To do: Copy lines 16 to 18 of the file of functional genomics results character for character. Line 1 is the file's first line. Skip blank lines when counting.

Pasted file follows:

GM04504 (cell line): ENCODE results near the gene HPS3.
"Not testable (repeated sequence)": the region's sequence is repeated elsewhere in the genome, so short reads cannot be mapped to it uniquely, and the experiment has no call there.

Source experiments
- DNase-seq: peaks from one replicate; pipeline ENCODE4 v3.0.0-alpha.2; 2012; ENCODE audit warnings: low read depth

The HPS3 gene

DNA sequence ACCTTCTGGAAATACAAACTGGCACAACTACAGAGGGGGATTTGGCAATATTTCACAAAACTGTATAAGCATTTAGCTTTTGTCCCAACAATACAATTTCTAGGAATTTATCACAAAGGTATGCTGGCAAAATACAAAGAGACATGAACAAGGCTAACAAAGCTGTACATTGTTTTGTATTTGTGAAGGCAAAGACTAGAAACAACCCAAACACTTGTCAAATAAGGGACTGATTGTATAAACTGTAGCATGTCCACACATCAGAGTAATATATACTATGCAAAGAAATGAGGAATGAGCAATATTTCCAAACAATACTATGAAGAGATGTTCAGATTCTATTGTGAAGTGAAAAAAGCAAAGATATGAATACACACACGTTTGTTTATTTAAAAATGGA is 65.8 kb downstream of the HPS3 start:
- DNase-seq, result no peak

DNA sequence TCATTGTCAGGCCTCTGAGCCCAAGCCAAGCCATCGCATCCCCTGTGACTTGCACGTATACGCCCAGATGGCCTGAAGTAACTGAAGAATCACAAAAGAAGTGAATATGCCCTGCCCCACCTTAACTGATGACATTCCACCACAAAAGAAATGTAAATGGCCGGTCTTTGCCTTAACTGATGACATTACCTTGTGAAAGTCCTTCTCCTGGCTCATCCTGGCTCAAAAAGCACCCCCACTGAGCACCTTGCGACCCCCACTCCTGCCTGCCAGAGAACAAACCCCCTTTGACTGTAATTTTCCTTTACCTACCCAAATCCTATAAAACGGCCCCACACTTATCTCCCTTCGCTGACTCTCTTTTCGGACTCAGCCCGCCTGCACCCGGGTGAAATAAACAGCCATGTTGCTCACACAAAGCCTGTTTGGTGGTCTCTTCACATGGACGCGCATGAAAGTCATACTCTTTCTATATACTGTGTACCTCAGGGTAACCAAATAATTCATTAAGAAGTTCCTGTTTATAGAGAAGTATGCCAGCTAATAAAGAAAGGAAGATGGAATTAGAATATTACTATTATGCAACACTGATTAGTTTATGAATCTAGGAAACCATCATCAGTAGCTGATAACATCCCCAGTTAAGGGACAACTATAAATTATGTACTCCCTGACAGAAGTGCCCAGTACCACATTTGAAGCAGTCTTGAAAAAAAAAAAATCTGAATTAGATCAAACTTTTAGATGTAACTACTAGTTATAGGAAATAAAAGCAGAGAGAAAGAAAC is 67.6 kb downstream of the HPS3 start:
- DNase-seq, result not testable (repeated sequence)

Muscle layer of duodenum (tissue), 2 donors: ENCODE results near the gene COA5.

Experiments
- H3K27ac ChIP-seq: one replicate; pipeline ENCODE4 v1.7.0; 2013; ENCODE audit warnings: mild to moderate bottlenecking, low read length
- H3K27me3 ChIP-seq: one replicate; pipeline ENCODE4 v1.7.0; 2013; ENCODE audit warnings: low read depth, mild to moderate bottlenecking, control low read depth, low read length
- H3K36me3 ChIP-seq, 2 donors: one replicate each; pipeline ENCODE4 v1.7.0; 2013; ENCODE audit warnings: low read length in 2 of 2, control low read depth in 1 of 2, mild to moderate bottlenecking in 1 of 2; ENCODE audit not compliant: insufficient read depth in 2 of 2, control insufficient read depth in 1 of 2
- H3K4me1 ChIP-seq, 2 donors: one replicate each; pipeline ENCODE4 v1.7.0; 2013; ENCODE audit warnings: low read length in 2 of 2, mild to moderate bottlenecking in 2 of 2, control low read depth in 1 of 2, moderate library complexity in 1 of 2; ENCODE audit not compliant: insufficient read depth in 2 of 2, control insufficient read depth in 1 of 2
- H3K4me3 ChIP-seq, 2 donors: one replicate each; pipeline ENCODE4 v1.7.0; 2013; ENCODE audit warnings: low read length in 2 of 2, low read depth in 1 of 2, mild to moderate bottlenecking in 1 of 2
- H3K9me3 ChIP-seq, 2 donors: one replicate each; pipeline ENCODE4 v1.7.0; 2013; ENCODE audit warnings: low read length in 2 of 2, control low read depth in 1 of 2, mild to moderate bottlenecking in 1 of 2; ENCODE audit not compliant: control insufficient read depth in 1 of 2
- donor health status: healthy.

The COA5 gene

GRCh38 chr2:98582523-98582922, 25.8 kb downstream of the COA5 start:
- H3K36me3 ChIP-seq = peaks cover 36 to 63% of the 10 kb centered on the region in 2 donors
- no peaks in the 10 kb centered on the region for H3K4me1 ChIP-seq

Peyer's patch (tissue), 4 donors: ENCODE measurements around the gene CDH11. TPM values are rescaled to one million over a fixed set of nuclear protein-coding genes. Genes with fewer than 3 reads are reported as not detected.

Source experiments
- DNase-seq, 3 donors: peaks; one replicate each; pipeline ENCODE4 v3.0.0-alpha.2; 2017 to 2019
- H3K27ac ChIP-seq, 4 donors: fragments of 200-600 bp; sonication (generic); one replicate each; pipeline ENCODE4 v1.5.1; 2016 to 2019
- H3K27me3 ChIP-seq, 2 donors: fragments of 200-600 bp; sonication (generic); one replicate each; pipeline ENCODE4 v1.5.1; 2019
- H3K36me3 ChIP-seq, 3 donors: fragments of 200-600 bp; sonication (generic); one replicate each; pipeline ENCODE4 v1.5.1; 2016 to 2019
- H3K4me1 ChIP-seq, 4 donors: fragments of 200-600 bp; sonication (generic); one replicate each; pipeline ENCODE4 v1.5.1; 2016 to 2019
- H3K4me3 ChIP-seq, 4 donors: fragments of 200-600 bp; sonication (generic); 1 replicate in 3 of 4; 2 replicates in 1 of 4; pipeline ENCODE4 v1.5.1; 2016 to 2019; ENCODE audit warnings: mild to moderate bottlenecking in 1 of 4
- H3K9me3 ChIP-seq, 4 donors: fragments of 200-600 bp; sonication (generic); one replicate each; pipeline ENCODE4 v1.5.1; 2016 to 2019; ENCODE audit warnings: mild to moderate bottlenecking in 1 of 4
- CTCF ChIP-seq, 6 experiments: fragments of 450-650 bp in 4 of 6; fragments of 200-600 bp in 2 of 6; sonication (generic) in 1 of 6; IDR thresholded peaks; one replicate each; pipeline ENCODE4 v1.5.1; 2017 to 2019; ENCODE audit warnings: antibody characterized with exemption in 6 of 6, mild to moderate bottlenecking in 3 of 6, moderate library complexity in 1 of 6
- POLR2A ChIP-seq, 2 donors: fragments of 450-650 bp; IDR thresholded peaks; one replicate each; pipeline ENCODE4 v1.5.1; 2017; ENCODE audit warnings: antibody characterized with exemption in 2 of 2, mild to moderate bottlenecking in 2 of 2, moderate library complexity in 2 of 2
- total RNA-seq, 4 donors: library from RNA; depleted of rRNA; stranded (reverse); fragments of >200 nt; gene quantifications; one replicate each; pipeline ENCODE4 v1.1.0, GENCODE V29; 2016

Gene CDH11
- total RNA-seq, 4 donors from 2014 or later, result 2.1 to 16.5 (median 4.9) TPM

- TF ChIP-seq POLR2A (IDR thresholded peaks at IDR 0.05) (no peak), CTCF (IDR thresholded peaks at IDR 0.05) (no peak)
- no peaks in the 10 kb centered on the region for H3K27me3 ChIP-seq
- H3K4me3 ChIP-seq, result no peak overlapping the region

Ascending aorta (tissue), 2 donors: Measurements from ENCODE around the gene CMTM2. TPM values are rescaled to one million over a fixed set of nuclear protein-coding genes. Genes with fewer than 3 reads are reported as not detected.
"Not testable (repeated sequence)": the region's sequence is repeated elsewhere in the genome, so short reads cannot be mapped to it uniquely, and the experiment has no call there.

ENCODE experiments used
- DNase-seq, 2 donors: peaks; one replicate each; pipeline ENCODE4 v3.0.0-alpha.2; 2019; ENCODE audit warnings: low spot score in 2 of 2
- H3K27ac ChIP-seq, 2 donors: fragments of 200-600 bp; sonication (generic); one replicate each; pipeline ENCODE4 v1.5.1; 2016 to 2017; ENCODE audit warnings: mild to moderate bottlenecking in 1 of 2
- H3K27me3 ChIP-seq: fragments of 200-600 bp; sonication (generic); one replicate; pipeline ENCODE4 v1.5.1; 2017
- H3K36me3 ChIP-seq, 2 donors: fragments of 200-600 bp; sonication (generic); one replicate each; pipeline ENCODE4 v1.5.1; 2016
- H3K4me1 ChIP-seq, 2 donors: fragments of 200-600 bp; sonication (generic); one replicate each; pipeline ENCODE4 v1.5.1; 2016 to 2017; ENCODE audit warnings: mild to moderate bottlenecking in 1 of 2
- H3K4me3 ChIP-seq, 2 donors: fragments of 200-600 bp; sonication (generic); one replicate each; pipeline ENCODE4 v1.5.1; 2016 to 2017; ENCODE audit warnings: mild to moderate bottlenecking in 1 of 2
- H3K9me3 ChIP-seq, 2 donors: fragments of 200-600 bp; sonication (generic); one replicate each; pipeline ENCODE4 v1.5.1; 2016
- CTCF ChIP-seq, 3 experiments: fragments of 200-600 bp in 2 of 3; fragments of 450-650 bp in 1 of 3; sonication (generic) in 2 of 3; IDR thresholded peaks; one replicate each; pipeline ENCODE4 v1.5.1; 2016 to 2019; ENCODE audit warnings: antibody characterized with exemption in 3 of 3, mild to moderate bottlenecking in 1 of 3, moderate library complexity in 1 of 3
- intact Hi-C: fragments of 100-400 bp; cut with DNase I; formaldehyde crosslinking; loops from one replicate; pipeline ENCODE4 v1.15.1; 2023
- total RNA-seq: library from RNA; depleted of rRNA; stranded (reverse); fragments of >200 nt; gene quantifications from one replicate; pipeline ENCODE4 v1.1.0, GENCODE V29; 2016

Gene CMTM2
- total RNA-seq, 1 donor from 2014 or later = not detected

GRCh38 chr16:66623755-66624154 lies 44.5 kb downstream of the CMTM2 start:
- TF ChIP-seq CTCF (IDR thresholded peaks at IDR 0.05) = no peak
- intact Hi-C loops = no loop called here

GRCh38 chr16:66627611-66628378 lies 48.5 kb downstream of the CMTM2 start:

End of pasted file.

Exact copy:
- H3K4me3 ChIP-seq, 2 donors: one replicate each; pipeline ENCODE4 v1.7.0; 2013; ENCODE audit warnings: low read length in 2 of 2, low read depth in 1 of 2, mild to moderate bottlenecking in 1 of 2
- H3K9me3 ChIP-seq, 2 donors: one replicate each; pipeline ENCODE4 v1.7.0; 2013; ENCODE audit warnings: low read length in 2 of 2, control low read depth in 1 of 2, mild to moderate bottlenecking in 1 of 2; ENCODE audit not compliant: control insufficient read depth in 1 of 2
- donor health status: healthy.